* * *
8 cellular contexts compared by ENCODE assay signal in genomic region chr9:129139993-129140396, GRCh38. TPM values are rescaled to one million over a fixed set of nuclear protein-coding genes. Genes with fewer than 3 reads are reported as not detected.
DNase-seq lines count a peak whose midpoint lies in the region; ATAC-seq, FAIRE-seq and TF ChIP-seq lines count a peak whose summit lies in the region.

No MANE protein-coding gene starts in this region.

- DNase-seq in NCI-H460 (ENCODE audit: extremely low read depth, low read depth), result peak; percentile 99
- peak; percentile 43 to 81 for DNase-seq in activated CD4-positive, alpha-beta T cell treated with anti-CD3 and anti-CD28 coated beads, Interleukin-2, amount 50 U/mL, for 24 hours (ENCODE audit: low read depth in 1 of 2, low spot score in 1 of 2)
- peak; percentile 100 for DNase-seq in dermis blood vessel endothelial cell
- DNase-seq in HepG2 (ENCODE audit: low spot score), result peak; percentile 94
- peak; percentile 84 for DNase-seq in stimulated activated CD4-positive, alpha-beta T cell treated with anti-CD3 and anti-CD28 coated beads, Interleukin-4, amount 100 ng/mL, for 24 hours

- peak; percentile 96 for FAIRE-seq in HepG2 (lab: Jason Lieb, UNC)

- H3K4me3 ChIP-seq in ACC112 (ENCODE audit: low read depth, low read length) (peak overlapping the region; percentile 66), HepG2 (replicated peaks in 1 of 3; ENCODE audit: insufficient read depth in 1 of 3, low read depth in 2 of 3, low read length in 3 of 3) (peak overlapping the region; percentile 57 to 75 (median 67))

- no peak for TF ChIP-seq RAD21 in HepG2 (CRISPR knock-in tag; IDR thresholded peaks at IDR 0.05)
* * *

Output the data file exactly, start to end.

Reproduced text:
8 cellular contexts compared by ENCODE assay signal in genomic region chr9:129139993-129140396, GRCh38. TPM values are rescaled to one million over a fixed set of nuclear protein-coding genes. Genes with fewer than 3 reads are reported as not detected.
DNase-seq lines count a peak whose midpoint lies in the region; ATAC-seq, FAIRE-seq and TF ChIP-seq lines count a peak whose summit lies in the region.

No MANE protein-coding gene starts in this region.

- DNase-seq in NCI-H460 (ENCODE audit: extremely low read depth, low read depth), result peak; percentile 99
- peak; percentile 43 to 81 for DNase-seq in activated CD4-positive, alpha-beta T cell treated with anti-CD3 and anti-CD28 coated beads, Interleukin-2, amount 50 U/mL, for 24 hours (ENCODE audit: low read depth in 1 of 2, low spot score in 1 of 2)
- peak; percentile 100 for DNase-seq in dermis blood vessel endothelial cell
- DNase-seq in HepG2 (ENCODE audit: low spot score), result peak; percentile 94
- peak; percentile 84 for DNase-seq in stimulated activated CD4-positive, alpha-beta T cell treated with anti-CD3 and anti-CD28 coated beads, Interleukin-4, amount 100 ng/mL, for 24 hours

- peak; percentile 96 for FAIRE-seq in HepG2 (lab: Jason Lieb, UNC)

- H3K4me3 ChIP-seq in ACC112 (ENCODE audit: low read depth, low read length) (peak overlapping the region; percentile 66), HepG2 (replicated peaks in 1 of 3; ENCODE audit: insufficient read depth in 1 of 3, low read depth in 2 of 3, low read length in 3 of 3) (peak overlapping the region; percentile 57 to 75 (median 67))

- no peak for TF ChIP-seq RAD21 in HepG2 (CRISPR knock-in tag; IDR thresholded peaks at IDR 0.05)